I was willing it to end, particularly during the second half – the final plunge into darkness came as huge relief. And I’m pleased to say that both the teens and the rest of the audience didn’t disappoint, as the vision of them fleeing for the nearest exit remains – it’s a wonder some of them weren’t trampled.

    70.00+ – for a bad trip to Tower Hill, a circuitous walk to the venue, (that on arrival we found could have been avoided), to sit hungry in a pretend restaurant staring at a fake menu – only option the real bar serving overpriced drinks and bar snacks – £1 for a packet of 40p crisps!

  10. Frango Says:

    Three hours of torture, with the exception of the souvenir seller it was dreadful. I spent the whole time desperately trying to work out a way to leave. Some light relief came when the elderly woman in front of us let out a massive fart but I found the rest of the evening utterly miserable. Realising at ‘2008’ that the widows’ annual meeting was being shown in reverse and would continue to 2001 made me want to cry.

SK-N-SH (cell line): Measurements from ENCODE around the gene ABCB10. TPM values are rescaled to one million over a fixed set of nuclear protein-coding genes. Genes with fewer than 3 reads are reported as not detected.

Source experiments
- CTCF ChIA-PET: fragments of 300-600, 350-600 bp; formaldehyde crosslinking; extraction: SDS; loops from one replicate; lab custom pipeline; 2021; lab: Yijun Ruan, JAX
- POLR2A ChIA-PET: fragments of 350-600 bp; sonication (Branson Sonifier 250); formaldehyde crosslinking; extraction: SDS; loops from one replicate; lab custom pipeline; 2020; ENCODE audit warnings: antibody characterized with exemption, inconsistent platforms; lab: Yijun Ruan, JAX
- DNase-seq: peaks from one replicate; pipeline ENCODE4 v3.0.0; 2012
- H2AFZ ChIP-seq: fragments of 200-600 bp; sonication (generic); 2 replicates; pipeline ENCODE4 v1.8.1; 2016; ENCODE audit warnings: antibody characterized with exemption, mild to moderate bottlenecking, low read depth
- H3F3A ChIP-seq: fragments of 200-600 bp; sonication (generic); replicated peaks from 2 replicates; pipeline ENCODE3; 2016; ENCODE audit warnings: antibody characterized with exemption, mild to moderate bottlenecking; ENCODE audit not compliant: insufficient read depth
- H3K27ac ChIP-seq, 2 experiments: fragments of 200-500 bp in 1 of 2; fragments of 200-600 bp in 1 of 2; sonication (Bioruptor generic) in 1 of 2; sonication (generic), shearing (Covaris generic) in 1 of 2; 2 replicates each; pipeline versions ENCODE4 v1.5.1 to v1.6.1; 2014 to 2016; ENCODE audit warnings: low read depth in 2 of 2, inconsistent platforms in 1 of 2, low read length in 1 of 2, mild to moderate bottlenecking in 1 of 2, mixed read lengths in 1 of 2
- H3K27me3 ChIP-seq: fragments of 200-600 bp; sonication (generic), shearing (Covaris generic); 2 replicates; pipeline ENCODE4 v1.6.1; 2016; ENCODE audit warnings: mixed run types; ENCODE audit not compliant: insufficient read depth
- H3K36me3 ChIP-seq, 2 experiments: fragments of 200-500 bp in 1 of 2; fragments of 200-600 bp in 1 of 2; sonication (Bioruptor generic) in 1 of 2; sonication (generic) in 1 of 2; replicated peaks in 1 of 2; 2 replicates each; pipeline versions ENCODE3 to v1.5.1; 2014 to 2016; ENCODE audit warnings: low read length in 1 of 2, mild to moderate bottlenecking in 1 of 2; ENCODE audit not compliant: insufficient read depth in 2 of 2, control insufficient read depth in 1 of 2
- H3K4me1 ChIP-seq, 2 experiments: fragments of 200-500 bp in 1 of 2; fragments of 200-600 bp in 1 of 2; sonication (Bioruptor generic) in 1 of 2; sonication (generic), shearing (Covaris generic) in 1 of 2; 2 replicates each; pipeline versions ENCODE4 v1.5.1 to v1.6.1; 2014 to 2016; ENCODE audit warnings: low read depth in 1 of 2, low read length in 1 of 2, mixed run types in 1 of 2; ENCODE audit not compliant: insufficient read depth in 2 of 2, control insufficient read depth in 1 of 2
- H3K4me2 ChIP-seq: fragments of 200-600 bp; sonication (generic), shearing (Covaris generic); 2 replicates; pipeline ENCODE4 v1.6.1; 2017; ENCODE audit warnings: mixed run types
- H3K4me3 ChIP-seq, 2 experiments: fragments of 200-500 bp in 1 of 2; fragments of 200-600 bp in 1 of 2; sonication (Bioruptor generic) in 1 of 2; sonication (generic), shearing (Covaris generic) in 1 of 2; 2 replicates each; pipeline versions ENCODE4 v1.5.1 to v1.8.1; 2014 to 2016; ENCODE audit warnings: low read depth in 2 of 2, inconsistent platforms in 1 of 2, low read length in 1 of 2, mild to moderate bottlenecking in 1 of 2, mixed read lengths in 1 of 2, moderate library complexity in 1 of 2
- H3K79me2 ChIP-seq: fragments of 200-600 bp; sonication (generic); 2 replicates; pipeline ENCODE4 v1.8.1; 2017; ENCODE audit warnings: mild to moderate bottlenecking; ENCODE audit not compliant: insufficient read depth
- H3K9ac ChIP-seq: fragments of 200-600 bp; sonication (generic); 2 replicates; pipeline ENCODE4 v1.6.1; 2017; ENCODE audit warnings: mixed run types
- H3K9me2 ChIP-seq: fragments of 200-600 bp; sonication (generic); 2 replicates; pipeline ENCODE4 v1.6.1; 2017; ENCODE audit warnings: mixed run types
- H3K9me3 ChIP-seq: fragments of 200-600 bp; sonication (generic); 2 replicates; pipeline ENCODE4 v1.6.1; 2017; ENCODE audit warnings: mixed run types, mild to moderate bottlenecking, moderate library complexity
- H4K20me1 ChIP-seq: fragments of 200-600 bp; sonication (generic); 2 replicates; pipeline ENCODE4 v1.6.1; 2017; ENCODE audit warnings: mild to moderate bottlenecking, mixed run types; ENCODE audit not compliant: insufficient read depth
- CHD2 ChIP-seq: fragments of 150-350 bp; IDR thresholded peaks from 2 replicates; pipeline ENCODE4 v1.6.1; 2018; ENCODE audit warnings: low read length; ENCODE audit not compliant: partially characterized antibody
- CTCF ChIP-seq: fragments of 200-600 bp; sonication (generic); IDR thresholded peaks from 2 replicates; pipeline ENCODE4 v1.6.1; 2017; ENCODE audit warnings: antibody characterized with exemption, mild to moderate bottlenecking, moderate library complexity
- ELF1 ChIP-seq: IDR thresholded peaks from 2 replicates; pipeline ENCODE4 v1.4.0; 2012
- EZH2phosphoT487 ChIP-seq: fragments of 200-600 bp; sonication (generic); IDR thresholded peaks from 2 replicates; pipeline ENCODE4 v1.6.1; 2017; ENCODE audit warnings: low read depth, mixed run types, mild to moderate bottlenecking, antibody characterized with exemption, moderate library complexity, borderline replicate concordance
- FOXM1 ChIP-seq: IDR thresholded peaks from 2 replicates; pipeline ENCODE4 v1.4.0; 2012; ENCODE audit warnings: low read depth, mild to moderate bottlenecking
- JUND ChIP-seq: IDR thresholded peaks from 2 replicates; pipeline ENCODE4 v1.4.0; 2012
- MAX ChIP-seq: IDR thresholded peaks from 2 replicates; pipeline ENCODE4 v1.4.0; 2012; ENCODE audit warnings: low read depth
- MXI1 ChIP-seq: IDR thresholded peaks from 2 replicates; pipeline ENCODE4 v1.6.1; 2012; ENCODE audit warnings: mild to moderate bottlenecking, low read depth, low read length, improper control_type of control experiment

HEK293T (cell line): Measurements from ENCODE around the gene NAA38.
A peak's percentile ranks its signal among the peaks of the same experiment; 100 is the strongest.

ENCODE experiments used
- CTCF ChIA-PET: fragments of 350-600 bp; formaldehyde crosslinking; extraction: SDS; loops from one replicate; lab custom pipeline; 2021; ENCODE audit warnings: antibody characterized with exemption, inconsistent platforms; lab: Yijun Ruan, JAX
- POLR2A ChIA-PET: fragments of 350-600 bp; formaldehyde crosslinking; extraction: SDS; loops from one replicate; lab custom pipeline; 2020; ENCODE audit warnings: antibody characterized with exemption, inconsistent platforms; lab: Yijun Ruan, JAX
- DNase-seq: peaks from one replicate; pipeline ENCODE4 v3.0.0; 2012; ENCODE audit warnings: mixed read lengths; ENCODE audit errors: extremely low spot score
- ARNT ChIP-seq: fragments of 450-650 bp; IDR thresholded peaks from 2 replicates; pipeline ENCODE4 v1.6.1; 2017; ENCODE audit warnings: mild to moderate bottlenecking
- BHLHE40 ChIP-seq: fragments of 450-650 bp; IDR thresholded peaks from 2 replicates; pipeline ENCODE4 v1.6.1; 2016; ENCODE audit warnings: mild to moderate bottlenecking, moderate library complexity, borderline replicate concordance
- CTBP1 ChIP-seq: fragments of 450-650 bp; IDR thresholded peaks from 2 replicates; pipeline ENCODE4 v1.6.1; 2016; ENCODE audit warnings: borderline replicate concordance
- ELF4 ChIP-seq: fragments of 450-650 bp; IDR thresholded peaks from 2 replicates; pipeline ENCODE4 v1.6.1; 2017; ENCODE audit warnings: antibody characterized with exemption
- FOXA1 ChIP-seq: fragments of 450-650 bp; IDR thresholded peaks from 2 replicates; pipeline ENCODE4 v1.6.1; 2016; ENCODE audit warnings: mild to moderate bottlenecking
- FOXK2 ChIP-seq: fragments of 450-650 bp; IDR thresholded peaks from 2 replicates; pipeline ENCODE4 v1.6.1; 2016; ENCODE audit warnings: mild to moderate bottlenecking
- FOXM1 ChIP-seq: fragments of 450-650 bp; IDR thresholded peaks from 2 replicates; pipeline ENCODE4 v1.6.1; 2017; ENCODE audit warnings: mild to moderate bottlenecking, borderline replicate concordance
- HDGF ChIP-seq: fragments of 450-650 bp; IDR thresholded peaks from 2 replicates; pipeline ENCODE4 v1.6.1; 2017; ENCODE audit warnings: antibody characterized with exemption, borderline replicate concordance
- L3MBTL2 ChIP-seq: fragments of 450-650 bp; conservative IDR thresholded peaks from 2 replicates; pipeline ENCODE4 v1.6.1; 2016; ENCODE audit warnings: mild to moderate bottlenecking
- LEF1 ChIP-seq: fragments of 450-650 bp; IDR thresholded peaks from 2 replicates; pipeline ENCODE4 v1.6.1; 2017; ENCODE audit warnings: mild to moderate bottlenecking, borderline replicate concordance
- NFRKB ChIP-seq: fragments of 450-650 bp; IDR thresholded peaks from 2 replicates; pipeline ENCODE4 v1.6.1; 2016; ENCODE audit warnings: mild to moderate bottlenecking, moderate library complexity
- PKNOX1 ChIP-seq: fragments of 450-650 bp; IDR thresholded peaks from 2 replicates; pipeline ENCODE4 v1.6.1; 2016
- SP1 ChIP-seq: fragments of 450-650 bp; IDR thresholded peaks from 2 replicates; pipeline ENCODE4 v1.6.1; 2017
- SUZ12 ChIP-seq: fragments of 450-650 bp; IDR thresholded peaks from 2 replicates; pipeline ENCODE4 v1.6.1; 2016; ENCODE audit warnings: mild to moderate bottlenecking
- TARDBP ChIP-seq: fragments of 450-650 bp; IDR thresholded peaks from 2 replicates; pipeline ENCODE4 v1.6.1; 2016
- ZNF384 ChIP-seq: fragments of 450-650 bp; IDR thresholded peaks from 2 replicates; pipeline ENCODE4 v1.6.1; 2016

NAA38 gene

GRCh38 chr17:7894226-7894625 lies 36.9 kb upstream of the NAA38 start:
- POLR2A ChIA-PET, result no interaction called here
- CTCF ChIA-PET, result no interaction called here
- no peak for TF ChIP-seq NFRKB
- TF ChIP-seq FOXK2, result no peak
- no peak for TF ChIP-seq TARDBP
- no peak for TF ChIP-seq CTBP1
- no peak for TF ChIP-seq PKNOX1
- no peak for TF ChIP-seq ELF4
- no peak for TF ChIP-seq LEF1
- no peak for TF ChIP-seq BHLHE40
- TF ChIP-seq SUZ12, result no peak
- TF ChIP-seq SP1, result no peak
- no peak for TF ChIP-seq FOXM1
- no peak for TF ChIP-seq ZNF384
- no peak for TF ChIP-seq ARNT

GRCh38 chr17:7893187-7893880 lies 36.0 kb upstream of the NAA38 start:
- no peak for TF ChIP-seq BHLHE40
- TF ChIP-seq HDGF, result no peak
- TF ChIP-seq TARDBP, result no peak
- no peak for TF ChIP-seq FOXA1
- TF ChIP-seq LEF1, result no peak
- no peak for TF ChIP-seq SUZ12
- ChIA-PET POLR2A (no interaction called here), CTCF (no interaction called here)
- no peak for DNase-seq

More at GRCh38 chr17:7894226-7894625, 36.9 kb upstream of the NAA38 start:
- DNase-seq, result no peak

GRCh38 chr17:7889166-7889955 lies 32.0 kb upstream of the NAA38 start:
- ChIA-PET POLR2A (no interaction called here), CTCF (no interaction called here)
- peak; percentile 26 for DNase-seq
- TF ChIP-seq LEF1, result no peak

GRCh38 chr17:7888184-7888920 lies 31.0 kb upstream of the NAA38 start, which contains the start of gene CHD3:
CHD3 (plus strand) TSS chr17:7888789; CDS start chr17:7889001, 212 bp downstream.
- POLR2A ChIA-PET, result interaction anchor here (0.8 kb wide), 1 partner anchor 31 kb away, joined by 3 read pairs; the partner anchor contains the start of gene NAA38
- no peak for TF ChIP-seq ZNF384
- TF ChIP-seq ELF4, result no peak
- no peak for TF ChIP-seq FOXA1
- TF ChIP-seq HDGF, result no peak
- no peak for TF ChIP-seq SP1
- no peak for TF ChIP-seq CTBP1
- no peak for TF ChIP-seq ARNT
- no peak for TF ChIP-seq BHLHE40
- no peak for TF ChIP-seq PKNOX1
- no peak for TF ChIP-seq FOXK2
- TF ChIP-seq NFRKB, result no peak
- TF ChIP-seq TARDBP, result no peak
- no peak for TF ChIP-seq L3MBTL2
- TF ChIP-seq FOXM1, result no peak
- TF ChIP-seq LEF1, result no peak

11. […] London Shows ClosingSaturday is your last chance to see The Baker’s Wife at the Union Theatre; Decade in St Katharine’s Docks; Di and Viv and Rose at the Hampstead Theatre; The Go! Go! Go! Show at […]

  12. Hamish Says:

    I saw the play yesterday and whilst not too impressed I have admittedly spent the last couple of hours trying to find a song I heard in the play. If I remember correctly the song was played whilst two characters danced through the audience and the song had something about ‘weather’ or ‘weatherman’… If anyone knows the name of the song please let me know! Thanks🙂

  13. Janet Says:

    I must have also seen DECADE on student night. I assumed they came to see the q/a with Rupert Goold. But no, they all left instantly.

    The actors worked brilliantly together, and I enjoyed most of the movement choreography. I actually didn’t mind the firemen, as they just walked, they didn’t really dance. And the thud of their authentic outfits was real. I didn’t like the silly dance after the hard-to-understand Karachi scene; unlike the rest of the show, it was very gratuitously dance-ey.

    I agree that while most American accents were good, one stood out as badly needing help; Claire Prempeh as the waitress. My friend bought a programme, and I see they hired a dialect tutor, Richard Ryder. But it almost seems as though he ran out of time before he could help Ms. Prempeh. My American friends, who hail of all ethnicities, all cringed, and felt sorry for Ms. Prempeh.

    It was a valiant effort, but did not impress me much.